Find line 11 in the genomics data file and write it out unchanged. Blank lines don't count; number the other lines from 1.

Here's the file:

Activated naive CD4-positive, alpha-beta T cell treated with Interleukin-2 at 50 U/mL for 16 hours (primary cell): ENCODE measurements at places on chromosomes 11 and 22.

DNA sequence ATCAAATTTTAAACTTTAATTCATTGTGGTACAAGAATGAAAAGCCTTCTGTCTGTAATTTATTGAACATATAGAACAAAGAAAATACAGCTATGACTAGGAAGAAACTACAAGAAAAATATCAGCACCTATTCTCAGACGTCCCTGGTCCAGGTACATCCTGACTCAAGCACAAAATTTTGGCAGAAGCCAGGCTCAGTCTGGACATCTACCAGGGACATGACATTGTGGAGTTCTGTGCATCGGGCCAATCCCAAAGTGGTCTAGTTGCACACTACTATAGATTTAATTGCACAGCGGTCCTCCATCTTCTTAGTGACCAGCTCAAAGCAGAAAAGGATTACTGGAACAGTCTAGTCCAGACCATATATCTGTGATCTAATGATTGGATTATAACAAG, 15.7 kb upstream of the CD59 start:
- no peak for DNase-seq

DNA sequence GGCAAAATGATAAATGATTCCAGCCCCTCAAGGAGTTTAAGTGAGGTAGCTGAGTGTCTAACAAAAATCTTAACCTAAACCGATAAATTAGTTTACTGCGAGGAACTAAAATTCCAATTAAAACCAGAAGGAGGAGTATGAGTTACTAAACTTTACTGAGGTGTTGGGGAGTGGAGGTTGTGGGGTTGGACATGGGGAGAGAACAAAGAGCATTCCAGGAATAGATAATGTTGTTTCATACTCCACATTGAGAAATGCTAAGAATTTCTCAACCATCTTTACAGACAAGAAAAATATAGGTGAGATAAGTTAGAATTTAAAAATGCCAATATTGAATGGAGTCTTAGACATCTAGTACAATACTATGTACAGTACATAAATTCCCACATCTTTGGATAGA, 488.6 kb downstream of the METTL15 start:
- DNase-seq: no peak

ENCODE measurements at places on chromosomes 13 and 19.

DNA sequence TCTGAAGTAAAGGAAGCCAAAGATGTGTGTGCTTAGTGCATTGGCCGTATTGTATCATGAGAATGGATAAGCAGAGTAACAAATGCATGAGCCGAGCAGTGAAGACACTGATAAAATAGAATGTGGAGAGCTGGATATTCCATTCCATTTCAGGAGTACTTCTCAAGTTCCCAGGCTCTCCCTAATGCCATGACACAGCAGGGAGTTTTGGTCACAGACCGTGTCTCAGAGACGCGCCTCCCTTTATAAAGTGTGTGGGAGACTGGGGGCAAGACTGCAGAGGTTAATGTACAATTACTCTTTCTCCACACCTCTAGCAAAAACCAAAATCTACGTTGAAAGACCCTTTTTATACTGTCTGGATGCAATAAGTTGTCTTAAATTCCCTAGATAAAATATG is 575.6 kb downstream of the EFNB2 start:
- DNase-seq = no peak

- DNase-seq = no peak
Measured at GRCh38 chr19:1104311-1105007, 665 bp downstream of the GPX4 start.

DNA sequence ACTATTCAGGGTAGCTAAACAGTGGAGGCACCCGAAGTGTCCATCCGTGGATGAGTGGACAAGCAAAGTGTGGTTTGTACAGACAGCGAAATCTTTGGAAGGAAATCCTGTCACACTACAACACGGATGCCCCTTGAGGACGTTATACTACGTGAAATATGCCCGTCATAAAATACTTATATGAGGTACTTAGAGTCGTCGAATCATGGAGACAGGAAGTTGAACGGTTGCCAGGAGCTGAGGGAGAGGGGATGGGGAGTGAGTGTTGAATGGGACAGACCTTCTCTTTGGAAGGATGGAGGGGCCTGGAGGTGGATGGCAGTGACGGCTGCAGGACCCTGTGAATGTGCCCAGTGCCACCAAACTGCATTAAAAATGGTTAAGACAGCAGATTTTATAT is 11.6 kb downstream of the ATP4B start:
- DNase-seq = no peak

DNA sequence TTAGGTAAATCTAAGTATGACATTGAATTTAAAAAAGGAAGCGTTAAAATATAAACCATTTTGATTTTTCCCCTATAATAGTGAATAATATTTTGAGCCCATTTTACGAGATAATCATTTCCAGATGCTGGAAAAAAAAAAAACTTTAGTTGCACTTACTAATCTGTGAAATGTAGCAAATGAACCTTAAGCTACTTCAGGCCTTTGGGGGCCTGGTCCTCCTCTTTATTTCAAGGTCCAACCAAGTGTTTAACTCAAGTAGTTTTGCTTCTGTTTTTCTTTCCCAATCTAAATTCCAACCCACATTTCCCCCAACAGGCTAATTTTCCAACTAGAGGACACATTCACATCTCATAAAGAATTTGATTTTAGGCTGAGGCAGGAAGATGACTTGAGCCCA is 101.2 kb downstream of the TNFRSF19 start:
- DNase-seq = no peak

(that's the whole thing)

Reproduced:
DNA sequence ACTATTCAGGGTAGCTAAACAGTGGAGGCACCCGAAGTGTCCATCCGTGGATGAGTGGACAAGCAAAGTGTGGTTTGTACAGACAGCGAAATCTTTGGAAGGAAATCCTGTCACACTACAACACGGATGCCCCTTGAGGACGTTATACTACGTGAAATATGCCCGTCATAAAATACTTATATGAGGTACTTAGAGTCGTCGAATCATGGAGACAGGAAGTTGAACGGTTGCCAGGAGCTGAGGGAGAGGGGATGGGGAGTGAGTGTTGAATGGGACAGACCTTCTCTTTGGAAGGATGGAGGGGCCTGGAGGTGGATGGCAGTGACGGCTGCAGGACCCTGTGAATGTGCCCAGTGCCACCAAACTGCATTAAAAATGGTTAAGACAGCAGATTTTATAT is 11.6 kb downstream of the ATP4B start: